Ante-Nicene Fathers/Volume I/IRENAEUS/Against Heresies: Book V/Chapter XIV.
Chapter XIV.—Unless the flesh were to be saved, the Word would not have taken upon Him flesh of the same substance as ours: from this it would follow that neither should we have been reconciled by Him.
1. And inasmuch as the apostle has not pronounced against the very substance of flesh and blood, that it cannot inherit the kingdom of God, the same apostle has everywhere adopted the term “flesh and blood” with regard to the Lord Jesus Christ, partly indeed to establish His human nature (for He did Himself speak of Himself as the Son of man), and partly that He might confirm the salvation of our flesh. For if the flesh were not in a position to be saved, the Word of God would in no wise have become flesh. And if the blood of the righteous were not to be inquired after, the Lord would certainly not have had blood [in His composition]. But inasmuch as blood cries out (vocalis est) from the beginning [of the world], God said to Cain, when he had slain his brother, “The voice of thy brother’s blood crieth to Me.” And as their blood will be inquired after, He said to those with Noah, “For your blood of your souls will I require, [even] from the hand of all beasts;” and again, “Whosoever will shed man’s blood, it shall be shed for his blood.” In like manner, too, did the Lord say to those who should afterwards shed His blood, “All righteous blood shall be required which is shed upon the earth, from the blood of righteous Abel to the blood of Zacharias the son of Barachias, whom ye slew between the temple and the altar. Verily I say unto you, All these things shall come upon this generation.” He thus points out the recapitulation that should take place in his own person of the effusion of blood from the beginning, of all the righteous men and of the prophets, and that by means of Himself there should be a requisition of their blood. Now this [blood] could not be required unless it also had the capability of being saved; nor would the Lord have summed up these things in Himself, unless He had Himself been made flesh and blood after the way of the original formation [of man], saving in his own person at the end that which had in the beginning perished in Adam.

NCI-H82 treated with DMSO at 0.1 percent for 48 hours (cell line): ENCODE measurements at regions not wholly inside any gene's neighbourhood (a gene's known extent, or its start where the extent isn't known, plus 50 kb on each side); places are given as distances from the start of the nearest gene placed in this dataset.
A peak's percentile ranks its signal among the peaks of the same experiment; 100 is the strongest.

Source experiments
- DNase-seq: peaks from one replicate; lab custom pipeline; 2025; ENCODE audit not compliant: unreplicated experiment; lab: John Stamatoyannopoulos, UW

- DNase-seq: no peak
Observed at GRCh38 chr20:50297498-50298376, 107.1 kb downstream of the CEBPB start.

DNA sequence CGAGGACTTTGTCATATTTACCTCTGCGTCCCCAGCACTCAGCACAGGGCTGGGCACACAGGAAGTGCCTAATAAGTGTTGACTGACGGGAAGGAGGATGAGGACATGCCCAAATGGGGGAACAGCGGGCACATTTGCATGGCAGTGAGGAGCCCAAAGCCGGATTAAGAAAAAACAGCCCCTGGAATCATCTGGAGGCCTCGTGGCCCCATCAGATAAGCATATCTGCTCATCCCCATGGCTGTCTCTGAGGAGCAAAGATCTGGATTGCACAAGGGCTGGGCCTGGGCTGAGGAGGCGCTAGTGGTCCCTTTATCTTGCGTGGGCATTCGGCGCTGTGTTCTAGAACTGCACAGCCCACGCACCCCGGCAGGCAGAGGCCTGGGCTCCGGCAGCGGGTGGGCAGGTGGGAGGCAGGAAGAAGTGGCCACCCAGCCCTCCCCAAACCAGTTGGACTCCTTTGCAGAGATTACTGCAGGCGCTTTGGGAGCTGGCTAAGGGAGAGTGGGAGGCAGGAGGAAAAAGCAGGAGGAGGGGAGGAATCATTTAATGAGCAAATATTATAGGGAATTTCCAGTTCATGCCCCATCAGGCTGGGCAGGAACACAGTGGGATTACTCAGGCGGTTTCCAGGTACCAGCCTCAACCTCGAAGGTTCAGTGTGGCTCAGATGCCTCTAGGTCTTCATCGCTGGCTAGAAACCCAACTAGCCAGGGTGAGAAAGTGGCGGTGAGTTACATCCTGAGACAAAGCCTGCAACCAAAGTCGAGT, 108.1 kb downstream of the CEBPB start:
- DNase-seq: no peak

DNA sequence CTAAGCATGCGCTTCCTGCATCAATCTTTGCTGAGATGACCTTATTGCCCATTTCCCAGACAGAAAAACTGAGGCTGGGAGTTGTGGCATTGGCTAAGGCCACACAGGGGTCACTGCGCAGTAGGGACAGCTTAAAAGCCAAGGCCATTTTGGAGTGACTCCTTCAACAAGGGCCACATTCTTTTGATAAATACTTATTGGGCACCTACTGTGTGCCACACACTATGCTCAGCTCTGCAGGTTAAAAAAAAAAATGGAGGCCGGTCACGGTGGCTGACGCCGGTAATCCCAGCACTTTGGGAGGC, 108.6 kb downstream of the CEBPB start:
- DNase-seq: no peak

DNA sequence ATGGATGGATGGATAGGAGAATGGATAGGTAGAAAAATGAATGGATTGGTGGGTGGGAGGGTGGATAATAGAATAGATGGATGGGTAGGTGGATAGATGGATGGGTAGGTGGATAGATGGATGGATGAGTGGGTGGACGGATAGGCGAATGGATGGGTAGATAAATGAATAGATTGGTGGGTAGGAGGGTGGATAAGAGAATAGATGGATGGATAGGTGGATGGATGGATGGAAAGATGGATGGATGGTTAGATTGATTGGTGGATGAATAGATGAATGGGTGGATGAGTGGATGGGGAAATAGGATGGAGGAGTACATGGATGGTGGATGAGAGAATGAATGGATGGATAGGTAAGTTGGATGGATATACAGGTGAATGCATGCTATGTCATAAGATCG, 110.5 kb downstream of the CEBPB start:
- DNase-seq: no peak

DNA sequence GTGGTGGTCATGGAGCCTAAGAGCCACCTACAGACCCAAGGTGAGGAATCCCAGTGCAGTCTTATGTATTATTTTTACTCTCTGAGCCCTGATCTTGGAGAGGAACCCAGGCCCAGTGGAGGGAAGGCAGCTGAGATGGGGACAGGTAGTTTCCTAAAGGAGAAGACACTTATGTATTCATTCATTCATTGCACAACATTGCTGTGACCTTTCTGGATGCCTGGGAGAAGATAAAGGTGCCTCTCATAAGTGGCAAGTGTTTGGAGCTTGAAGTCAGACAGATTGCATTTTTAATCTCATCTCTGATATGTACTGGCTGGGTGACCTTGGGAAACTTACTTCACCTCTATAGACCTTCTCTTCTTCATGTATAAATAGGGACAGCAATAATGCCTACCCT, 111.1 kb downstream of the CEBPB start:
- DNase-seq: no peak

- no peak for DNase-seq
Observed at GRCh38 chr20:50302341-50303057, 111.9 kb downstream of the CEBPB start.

2. But if the Lord became incarnate for any other order of things, and took flesh of any other substance, He has not then summed up human nature in His own person, nor in that case can He be termed flesh. For flesh has been truly made [to consist in] a transmission of that thing moulded originally from the dust. But if it had been necessary for Him to draw the material [of His body] from another substance, the Father would at the beginning have moulded the material [of flesh] from a different substance [than from what He actually did]. But now the case stands thus, that the Word has saved that which really was [created, viz.,] humanity which had perished, effecting by means of Himself that communion which should be held with it, and seeking out its salvation. But the thing which had perished possessed flesh and blood. For the Lord, taking dust from the earth, moulded man; and it was upon his behalf that all the dispensation of the Lord’s advent took place. He had Himself, therefore, flesh and blood, recapitulating in Himself not a certain other, but that original handiwork of the Father, seeking out that thing which had perished. And for this cause the apostle, in the Epistle to the Colossians, says, “And though ye were formerly alienated, and enemies to His knowledge by evil works, yet now ye have been reconciled in the body of His flesh, through His death, to present yourselves holy and chaste, and without fault in His sight.” He says, “Ye have been reconciled in the body of His flesh,” because the righteous flesh has reconciled that flesh which was being kept under bondage in sin, and brought it into friendship with God.